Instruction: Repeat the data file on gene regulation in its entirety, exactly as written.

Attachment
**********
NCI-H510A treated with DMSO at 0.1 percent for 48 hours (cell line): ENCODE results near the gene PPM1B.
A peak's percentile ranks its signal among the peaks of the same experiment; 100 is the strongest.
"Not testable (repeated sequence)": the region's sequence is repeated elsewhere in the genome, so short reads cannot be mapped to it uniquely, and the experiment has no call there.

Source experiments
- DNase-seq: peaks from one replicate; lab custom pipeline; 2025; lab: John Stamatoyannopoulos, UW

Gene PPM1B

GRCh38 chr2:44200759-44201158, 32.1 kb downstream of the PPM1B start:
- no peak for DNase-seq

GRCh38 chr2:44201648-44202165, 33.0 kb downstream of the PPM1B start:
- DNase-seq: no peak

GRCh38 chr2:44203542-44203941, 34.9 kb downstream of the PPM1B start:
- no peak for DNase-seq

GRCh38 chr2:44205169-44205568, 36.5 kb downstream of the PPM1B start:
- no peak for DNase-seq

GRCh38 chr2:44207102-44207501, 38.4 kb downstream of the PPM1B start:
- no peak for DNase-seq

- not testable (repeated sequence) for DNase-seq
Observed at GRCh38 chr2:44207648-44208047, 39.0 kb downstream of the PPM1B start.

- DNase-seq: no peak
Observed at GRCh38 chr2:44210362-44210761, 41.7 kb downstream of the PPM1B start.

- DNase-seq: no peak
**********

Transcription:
NCI-H510A treated with DMSO at 0.1 percent for 48 hours (cell line): ENCODE results near the gene PPM1B.
A peak's percentile ranks its signal among the peaks of the same experiment; 100 is the strongest.
"Not testable (repeated sequence)": the region's sequence is repeated elsewhere in the genome, so short reads cannot be mapped to it uniquely, and the experiment has no call there.

Source experiments
- DNase-seq: peaks from one replicate; lab custom pipeline; 2025; lab: John Stamatoyannopoulos, UW

Gene PPM1B

GRCh38 chr2:44200759-44201158, 32.1 kb downstream of the PPM1B start:
- no peak for DNase-seq

GRCh38 chr2:44201648-44202165, 33.0 kb downstream of the PPM1B start:
- DNase-seq: no peak

GRCh38 chr2:44203542-44203941, 34.9 kb downstream of the PPM1B start:
- no peak for DNase-seq

GRCh38 chr2:44205169-44205568, 36.5 kb downstream of the PPM1B start:
- no peak for DNase-seq

GRCh38 chr2:44207102-44207501, 38.4 kb downstream of the PPM1B start:
- no peak for DNase-seq

- not testable (repeated sequence) for DNase-seq
Observed at GRCh38 chr2:44207648-44208047, 39.0 kb downstream of the PPM1B start.

- DNase-seq: no peak
Observed at GRCh38 chr2:44210362-44210761, 41.7 kb downstream of the PPM1B start.

- DNase-seq: no peak